Mean temperature variations with respect to the observation time in a monthly scale for the years 1998 through 2005.
Hereafter, the two MTEs shown in Eqs. (3) and (4) will be referred to as HPt
_{Y}
and HPt
_{M}
, respectively.
For the error analysis, the mean temperatures observed from radiosondes and those predicted by the Bevis, HPt
_{Y}
and HPt
_{M}
models are plotted together in
Fig. 3.
In comparison with the time-dependent MTE models, mean temperature differences of the Bevis model show clear seasonal signals. For the cases of the HPt
_{Y}
and HPt
_{M}
models, the scatters of mean temperature differences are larger than the Bevis model, with the largest discrepancies periodically happening in the winter months.
The left hand sides are mean temperatures observed (black solid line) and calculated (red dots) with each of three MTE models (Bevis, HPt_{Y}, and HPt_{M}) during the years 1998 through 2005. The right hand sides are the corresponding differences.
The error statistics of the three MTE models with respect to the radiosonde measurements are listed in
Table 1
. In the table, mean differences are negative, implying that mean temperatures computed by the three MTEs are larger than the radiosonde observation in the average sense. The HPt
_{Y}
model has a zero bias, but its variance shows the largest value. In the case of the Bevis model, the variance and accumulated error are the lowest. Also, the Bevis model produces ~5% smaller errors in the range of ＞4 K differences. Thus we conclude that MTEs as functions of surface temperatures are slightly better than time-dependent ones. However, in the following section, we will show that the performance of the new models is comparable to that of the Bevis model by computing one-year time series of GPS PWV and comparing them with radiosonde-observed PWV.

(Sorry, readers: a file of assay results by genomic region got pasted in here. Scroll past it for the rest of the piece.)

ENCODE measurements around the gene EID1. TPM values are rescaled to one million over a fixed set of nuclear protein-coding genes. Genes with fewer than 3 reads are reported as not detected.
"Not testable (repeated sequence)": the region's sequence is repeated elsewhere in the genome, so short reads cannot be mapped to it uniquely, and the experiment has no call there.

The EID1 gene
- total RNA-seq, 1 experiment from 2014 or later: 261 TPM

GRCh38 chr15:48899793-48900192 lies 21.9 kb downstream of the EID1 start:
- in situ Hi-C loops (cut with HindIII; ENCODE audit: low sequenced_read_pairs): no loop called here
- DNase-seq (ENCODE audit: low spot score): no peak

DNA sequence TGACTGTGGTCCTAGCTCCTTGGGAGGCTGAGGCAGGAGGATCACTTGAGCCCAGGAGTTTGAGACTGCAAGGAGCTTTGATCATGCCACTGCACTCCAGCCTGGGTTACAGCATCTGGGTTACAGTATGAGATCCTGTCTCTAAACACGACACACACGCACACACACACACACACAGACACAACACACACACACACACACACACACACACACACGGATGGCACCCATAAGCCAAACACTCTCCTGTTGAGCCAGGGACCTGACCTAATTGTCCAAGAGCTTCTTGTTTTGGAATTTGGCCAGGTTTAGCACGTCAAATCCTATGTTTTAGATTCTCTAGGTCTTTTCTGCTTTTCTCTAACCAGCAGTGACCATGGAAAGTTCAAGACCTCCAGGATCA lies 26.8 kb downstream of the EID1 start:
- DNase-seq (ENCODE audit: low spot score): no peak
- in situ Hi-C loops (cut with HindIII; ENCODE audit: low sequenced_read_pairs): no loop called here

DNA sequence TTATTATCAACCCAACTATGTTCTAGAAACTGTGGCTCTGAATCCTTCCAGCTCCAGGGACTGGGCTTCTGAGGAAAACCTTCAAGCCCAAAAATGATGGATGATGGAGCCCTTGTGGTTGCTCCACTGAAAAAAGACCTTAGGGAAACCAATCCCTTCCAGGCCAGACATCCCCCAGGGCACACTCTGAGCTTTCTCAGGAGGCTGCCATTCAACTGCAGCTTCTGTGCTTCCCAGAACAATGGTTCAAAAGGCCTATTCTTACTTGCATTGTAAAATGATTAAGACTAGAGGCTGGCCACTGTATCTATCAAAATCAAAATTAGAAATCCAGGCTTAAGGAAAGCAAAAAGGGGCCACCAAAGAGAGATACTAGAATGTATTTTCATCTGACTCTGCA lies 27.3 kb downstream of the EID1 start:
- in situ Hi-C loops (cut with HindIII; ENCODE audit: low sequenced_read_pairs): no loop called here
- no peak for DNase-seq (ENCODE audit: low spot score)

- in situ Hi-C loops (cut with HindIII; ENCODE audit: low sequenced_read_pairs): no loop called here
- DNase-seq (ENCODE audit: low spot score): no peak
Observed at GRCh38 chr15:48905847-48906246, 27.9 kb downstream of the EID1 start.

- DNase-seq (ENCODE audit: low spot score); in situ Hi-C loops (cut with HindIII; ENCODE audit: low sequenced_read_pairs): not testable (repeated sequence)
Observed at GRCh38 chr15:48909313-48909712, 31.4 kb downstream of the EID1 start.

The mean, variance, and accumulative T_{m} error distribution over 10K, 4K, 3K, 2K and 1K differences of the Bevis, HPt_{Y}, and HPt_{M} Mean Temperature Equation models with respect to the radiosonde observation.
_{Y}
and HPt
_{M}
model, PWV estimates were obtained based on GPS and radiosonde measurements taken at the Sokcho weather station for one year from March 1, 2008 to February 28, 2009. The Sokcho weather station located in the eastern Korea has a permanent GPS site and conducts radiosonde observations twice a day at 00:00 and 12:00 UTC. Thus, it is a perfect site to check the performance of GPS PWV against the radiosonde measurement. For the GPS data processing, GIPSY-OASIS II developed by Jet Propulsion Laboratory (JPL) was used (
Webb & Zumberge 1993
). The 24-hour GPS data were processed with the standard precise point positioning technique by utilizing the JPL-provided precise orbit and clock solutions (
Zumberge et al. 1997
). The analysis results are shown in
Fig. 4
, where PWV values at 00:00 and 12:00 UTC are shown.
(a) Radiosonde PWV (blue solid line) and GPS PWV (red dots) using the Bevis model at the Sokcho weather station from March 1, 2008 to February 28, 2009, (b) PWV differences between radiosonde PWV and GPS PWV values obtained with three different MTE models.